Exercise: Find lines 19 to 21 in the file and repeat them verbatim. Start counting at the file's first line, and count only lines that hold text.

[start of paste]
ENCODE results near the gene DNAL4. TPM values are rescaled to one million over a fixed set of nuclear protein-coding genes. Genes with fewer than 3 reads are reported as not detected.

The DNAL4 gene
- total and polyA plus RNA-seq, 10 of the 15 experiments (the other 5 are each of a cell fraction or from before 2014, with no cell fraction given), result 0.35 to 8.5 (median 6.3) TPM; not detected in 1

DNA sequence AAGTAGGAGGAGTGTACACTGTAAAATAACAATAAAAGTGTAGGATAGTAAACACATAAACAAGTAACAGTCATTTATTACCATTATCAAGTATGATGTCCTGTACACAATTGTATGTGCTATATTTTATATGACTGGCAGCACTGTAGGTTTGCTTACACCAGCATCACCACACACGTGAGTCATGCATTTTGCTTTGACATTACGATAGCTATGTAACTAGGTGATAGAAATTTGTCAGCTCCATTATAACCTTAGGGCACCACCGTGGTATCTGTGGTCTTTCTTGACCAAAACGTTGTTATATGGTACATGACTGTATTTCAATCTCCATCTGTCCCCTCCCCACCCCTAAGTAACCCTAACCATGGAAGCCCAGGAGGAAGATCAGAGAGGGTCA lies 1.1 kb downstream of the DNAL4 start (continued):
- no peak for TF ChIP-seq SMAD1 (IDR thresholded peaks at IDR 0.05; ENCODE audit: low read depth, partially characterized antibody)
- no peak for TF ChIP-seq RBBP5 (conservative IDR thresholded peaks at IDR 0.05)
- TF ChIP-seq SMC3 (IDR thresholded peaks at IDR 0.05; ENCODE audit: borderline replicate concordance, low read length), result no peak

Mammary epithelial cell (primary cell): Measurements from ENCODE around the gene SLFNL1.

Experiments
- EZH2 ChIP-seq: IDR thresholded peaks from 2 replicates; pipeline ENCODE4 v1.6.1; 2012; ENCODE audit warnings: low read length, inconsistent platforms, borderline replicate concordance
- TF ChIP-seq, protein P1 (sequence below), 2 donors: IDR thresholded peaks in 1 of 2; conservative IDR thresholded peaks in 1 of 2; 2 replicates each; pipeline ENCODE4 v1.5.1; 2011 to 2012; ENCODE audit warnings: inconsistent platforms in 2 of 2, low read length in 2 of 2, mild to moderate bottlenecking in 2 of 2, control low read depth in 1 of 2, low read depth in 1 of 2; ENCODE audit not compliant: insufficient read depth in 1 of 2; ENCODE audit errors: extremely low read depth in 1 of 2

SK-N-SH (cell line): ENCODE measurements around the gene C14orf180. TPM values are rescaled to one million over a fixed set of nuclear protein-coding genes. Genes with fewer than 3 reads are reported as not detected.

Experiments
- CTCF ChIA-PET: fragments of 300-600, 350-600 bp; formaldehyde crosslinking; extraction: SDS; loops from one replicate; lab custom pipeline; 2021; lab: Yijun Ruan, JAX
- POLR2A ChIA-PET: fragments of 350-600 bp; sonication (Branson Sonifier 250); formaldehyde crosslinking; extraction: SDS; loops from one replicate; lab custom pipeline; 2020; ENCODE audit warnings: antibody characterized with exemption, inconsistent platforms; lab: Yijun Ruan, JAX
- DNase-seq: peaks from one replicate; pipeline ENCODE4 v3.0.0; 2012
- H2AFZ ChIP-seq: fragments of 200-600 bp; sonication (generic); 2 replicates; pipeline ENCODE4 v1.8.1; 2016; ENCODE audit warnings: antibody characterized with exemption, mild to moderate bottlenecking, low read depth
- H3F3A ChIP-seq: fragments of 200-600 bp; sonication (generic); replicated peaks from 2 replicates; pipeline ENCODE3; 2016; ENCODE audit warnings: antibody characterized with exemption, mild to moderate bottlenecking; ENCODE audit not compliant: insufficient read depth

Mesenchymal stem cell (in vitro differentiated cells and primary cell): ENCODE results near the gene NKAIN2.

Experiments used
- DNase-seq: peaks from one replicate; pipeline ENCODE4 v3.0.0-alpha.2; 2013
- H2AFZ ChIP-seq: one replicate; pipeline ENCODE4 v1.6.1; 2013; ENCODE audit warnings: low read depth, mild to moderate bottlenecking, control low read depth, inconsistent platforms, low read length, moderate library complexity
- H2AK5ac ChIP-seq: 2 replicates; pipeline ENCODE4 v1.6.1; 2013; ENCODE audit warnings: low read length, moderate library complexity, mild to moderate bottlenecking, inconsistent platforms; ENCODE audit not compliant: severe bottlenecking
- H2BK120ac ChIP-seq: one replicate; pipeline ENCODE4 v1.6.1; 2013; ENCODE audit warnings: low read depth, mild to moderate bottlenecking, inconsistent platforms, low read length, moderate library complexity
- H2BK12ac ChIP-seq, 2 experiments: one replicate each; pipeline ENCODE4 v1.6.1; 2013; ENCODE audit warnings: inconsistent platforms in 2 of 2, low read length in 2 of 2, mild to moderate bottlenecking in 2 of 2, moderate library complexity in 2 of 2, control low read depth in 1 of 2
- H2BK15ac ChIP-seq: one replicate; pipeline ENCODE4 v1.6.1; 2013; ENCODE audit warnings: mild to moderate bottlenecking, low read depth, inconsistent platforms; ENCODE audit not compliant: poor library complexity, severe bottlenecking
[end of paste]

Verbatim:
Mesenchymal stem cell (in vitro differentiated cells and primary cell): ENCODE results near the gene NKAIN2.

Experiments used
- DNase-seq: peaks from one replicate; pipeline ENCODE4 v3.0.0-alpha.2; 2013